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Shut off / Stop Valve - Types Explained

Published on: 03/07/2018 Last Updated: 27/08/2019
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Shut off valves are manufactured to meet various specifications. These also come with different design and mechanism. To accommodate the flow pattern of the liquid flowing through, these may be angled or straight. Types of stop valves are mentioned below

Ball Valves


Ball Valves

A ball valve is designed with lever handles and works with a short 1/4 turn of the lever handle. This type of valve is usually installed at the main water shut-off point in the plumbing system. There is a metallic ball inside with a hole in the centre. The open valve is aligned with the direction of the water pipe, and the water flows through. On closing the handle, the ball rotates, closing the hole, thereby shutting off the flow.

Gate Valve


Gate Valve

A gate valve features a metallic gate inside the valve body which is used to turn it on an off. A circular handle lowers and lifts the gate; when the gate is lowered, flow of water stops. Mechanism of working is similar to the ball valve, enabling either full flow or complete shut-off of the water. Controlled or variable flow is not possible. Such valves usually find use in industrial applications such as boilers.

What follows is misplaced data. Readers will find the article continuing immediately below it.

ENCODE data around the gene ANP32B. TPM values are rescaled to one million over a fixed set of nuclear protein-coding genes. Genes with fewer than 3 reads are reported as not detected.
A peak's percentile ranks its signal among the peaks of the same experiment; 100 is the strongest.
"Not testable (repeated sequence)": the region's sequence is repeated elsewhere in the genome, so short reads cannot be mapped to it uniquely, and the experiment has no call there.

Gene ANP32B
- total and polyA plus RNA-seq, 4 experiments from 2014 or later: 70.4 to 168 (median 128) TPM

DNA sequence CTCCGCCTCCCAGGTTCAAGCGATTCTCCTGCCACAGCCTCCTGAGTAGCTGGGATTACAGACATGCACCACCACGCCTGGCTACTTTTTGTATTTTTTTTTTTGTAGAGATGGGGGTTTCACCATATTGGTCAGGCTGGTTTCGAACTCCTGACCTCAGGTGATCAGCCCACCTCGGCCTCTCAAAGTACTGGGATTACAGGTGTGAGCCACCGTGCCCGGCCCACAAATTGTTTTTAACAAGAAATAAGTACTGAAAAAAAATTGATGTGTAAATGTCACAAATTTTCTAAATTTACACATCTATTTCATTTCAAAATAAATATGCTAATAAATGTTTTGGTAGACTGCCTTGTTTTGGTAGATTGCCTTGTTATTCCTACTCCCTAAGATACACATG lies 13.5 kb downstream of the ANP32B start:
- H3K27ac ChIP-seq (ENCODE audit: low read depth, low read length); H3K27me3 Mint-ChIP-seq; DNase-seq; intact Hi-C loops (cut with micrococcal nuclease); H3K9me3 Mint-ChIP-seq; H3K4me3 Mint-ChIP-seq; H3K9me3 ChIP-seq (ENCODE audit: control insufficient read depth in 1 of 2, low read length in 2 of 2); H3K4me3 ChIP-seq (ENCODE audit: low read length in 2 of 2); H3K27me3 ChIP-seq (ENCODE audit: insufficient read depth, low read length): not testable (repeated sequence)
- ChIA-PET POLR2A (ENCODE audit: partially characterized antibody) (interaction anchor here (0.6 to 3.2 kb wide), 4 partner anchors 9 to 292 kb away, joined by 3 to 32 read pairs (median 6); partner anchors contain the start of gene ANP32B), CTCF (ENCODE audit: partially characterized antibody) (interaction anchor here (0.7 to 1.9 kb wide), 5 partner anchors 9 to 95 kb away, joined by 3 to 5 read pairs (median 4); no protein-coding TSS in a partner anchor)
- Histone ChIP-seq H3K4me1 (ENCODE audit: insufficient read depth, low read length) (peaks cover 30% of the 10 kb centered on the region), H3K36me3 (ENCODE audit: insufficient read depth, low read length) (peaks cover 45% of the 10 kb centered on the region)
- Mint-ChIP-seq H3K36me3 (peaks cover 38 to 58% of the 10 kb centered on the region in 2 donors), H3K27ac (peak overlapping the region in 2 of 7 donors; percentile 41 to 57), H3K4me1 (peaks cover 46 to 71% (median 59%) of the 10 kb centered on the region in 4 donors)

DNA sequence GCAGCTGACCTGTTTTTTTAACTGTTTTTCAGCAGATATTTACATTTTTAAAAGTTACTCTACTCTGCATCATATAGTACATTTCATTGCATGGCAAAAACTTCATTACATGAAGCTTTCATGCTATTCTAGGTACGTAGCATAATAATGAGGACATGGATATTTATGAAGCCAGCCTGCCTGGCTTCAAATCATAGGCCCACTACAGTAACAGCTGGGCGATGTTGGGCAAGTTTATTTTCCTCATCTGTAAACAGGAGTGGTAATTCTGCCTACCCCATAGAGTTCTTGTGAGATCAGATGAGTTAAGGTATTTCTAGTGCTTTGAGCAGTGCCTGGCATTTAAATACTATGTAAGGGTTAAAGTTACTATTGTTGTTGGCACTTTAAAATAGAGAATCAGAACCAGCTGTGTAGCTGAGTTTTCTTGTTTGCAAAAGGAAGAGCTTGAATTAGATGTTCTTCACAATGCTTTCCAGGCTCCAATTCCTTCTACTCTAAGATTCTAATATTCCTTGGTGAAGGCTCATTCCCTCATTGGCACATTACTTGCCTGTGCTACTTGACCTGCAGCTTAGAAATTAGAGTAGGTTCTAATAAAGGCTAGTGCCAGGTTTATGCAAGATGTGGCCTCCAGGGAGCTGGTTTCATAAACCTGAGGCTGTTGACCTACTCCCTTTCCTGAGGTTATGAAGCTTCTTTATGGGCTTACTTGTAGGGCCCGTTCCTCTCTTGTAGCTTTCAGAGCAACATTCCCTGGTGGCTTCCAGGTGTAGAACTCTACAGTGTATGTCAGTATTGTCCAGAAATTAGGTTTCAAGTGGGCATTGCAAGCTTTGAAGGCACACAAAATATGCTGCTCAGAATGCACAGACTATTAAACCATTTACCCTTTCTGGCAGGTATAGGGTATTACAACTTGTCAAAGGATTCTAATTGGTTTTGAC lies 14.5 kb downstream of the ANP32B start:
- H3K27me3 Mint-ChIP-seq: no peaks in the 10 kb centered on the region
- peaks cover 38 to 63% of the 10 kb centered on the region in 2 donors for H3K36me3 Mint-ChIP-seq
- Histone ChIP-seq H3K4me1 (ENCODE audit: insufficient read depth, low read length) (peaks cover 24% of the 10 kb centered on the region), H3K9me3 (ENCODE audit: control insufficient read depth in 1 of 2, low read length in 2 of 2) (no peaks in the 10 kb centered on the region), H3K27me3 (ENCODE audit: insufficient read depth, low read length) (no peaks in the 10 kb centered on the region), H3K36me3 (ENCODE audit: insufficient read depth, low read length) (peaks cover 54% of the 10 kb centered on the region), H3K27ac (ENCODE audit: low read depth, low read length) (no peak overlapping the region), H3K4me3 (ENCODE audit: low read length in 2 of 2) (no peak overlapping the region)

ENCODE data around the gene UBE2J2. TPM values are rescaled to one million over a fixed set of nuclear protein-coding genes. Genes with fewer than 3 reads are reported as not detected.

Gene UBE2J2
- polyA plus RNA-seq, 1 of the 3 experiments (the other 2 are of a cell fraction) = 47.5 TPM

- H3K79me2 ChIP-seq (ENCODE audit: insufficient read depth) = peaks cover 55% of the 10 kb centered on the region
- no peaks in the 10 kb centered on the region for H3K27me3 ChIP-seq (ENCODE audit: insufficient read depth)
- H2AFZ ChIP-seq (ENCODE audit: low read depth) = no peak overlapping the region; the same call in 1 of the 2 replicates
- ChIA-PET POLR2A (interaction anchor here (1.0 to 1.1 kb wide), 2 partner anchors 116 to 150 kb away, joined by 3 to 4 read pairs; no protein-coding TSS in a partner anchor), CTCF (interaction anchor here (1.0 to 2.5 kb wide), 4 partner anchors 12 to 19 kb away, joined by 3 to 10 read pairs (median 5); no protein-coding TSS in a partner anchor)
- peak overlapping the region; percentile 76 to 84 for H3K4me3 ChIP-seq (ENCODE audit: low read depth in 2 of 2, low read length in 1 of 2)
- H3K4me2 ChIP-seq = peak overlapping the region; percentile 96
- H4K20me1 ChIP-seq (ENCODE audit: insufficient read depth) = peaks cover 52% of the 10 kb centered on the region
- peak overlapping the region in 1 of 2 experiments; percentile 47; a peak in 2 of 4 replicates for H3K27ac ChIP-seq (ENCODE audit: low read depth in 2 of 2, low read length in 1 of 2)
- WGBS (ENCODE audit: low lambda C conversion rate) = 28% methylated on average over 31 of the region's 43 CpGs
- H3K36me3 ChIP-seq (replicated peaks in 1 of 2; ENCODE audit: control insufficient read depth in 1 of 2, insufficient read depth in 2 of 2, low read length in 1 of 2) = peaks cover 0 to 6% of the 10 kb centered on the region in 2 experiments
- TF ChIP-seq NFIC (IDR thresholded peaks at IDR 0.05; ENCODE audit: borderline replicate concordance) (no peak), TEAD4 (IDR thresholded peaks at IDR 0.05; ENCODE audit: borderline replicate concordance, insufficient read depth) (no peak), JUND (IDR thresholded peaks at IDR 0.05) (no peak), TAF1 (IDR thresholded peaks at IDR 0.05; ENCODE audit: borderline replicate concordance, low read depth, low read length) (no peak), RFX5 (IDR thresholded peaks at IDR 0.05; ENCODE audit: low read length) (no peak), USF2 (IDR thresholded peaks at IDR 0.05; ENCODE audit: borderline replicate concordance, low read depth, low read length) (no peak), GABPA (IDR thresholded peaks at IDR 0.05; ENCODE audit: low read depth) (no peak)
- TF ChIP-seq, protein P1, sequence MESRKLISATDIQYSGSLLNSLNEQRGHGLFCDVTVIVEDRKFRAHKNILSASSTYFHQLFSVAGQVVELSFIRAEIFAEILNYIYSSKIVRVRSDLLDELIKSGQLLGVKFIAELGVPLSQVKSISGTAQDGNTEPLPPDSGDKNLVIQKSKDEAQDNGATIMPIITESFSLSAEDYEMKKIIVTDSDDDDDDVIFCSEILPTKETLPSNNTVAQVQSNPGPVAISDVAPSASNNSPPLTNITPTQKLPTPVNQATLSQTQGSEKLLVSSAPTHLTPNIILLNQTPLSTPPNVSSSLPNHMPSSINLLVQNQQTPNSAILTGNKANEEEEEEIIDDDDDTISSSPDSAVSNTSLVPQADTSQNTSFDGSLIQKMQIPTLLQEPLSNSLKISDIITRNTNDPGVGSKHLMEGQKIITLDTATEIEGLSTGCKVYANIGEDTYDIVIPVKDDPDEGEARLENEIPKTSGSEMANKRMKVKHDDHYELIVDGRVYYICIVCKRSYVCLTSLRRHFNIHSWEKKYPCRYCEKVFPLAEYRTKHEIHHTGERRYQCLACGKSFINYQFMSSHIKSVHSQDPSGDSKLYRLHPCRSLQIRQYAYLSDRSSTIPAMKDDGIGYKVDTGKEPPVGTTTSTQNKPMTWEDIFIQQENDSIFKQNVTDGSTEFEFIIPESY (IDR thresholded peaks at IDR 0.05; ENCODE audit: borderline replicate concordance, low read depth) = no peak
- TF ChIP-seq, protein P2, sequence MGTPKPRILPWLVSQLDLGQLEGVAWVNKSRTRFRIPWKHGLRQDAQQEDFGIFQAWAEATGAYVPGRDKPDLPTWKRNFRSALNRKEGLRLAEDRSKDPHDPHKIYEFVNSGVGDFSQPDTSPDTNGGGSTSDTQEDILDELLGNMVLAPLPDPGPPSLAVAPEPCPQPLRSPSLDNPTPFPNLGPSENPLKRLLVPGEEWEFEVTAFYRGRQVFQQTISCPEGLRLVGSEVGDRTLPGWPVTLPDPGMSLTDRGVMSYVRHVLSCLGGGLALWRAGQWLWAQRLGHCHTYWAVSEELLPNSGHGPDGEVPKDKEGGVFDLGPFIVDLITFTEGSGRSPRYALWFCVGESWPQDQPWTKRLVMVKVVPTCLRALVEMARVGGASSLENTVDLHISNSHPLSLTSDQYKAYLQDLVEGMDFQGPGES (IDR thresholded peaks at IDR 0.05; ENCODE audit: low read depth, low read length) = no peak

Globe Valve


Globe Valve

A globe valve has a rounded body similar to a ball valve. However, unlike a ball valve, a globe valve can be adjusted to regulate the water flow that passes through. Such valves are often seen in applications that require a variable flow pattern, such as those leading to outdoor water spigots.

Angled/Straight Valve


Angled/Straight Valve

These types of valves are usually seen near individual fixtures and control flow of water to that particular fixture. These are quite useful during repairs and restoration works to a particular fixture, to stop water flow only to that fixture while the rest of the elements function as normal. An angled shut-off is designed for water flow that needs to flow at an angle while straight valves facilitate a straight flow and shut-off of water inside a pipe.

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Sarabeth Asaff

Reviewed By: Sarabeth Asaff
Sarabeth Asaff is a former kitchen and bathroom designer who now works as a home and garden industry writer and expert. She has a working knowledge of all areas of the home improvement industry, and specializes in functional design and material advice.

Posted by Kylie Wall

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